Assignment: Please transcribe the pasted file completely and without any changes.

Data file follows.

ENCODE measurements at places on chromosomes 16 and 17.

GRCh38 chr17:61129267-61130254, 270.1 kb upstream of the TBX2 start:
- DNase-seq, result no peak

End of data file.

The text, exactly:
ENCODE measurements at places on chromosomes 16 and 17.

GRCh38 chr17:61129267-61130254, 270.1 kb upstream of the TBX2 start:
- DNase-seq, result no peak